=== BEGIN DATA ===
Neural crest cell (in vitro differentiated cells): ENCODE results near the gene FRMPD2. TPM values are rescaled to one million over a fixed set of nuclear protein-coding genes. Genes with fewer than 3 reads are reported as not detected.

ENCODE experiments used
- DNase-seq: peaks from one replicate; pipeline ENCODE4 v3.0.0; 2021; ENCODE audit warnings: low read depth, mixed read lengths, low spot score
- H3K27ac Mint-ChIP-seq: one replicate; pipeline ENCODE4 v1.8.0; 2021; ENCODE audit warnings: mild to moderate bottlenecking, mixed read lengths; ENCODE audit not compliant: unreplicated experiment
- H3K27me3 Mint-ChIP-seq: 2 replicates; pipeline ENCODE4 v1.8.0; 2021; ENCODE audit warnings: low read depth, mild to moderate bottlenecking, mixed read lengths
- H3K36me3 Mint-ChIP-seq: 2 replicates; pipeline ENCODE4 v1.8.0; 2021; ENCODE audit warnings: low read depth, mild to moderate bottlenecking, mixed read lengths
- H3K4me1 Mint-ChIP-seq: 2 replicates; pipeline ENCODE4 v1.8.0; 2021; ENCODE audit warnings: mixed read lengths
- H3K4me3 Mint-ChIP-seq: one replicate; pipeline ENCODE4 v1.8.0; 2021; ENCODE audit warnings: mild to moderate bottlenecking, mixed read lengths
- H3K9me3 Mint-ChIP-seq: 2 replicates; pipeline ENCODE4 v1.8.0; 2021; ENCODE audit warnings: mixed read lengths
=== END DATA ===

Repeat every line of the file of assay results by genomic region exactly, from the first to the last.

Neural crest cell (in vitro differentiated cells): ENCODE results near the gene FRMPD2. TPM values are rescaled to one million over a fixed set of nuclear protein-coding genes. Genes with fewer than 3 reads are reported as not detected.

ENCODE experiments used
- DNase-seq: peaks from one replicate; pipeline ENCODE4 v3.0.0; 2021; ENCODE audit warnings: low read depth, mixed read lengths, low spot score
- H3K27ac Mint-ChIP-seq: one replicate; pipeline ENCODE4 v1.8.0; 2021; ENCODE audit warnings: mild to moderate bottlenecking, mixed read lengths; ENCODE audit not compliant: unreplicated experiment
- H3K27me3 Mint-ChIP-seq: 2 replicates; pipeline ENCODE4 v1.8.0; 2021; ENCODE audit warnings: low read depth, mild to moderate bottlenecking, mixed read lengths
- H3K36me3 Mint-ChIP-seq: 2 replicates; pipeline ENCODE4 v1.8.0; 2021; ENCODE audit warnings: low read depth, mild to moderate bottlenecking, mixed read lengths
- H3K4me1 Mint-ChIP-seq: 2 replicates; pipeline ENCODE4 v1.8.0; 2021; ENCODE audit warnings: mixed read lengths
- H3K4me3 Mint-ChIP-seq: one replicate; pipeline ENCODE4 v1.8.0; 2021; ENCODE audit warnings: mild to moderate bottlenecking, mixed read lengths
- H3K9me3 Mint-ChIP-seq: 2 replicates; pipeline ENCODE4 v1.8.0; 2021; ENCODE audit warnings: mixed read lengths